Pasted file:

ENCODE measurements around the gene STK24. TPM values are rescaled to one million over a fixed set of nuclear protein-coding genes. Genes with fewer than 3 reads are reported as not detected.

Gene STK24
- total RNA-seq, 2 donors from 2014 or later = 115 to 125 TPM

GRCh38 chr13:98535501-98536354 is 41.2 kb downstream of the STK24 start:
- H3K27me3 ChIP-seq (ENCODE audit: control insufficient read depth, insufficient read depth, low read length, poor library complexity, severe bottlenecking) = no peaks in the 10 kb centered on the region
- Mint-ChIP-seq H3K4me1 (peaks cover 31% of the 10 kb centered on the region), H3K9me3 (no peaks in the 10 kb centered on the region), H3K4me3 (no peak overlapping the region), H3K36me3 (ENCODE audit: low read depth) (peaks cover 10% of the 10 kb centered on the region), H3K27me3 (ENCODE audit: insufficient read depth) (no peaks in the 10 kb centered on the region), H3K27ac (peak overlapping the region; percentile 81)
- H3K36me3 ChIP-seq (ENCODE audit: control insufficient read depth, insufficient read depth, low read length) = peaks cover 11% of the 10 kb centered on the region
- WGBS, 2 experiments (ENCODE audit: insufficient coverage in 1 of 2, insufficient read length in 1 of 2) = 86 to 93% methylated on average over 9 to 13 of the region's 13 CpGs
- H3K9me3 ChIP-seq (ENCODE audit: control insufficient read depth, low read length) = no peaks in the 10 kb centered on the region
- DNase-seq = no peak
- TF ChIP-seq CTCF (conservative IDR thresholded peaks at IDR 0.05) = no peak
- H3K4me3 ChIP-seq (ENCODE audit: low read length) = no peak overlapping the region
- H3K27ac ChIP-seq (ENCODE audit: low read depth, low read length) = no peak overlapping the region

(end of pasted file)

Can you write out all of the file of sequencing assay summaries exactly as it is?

ENCODE measurements around the gene STK24. TPM values are rescaled to one million over a fixed set of nuclear protein-coding genes. Genes with fewer than 3 reads are reported as not detected.

Gene STK24
- total RNA-seq, 2 donors from 2014 or later = 115 to 125 TPM

GRCh38 chr13:98535501-98536354 is 41.2 kb downstream of the STK24 start:
- H3K27me3 ChIP-seq (ENCODE audit: control insufficient read depth, insufficient read depth, low read length, poor library complexity, severe bottlenecking) = no peaks in the 10 kb centered on the region
- Mint-ChIP-seq H3K4me1 (peaks cover 31% of the 10 kb centered on the region), H3K9me3 (no peaks in the 10 kb centered on the region), H3K4me3 (no peak overlapping the region), H3K36me3 (ENCODE audit: low read depth) (peaks cover 10% of the 10 kb centered on the region), H3K27me3 (ENCODE audit: insufficient read depth) (no peaks in the 10 kb centered on the region), H3K27ac (peak overlapping the region; percentile 81)
- H3K36me3 ChIP-seq (ENCODE audit: control insufficient read depth, insufficient read depth, low read length) = peaks cover 11% of the 10 kb centered on the region
- WGBS, 2 experiments (ENCODE audit: insufficient coverage in 1 of 2, insufficient read length in 1 of 2) = 86 to 93% methylated on average over 9 to 13 of the region's 13 CpGs
- H3K9me3 ChIP-seq (ENCODE audit: control insufficient read depth, low read length) = no peaks in the 10 kb centered on the region
- DNase-seq = no peak
- TF ChIP-seq CTCF (conservative IDR thresholded peaks at IDR 0.05) = no peak
- H3K4me3 ChIP-seq (ENCODE audit: low read length) = no peak overlapping the region
- H3K27ac ChIP-seq (ENCODE audit: low read depth, low read length) = no peak overlapping the region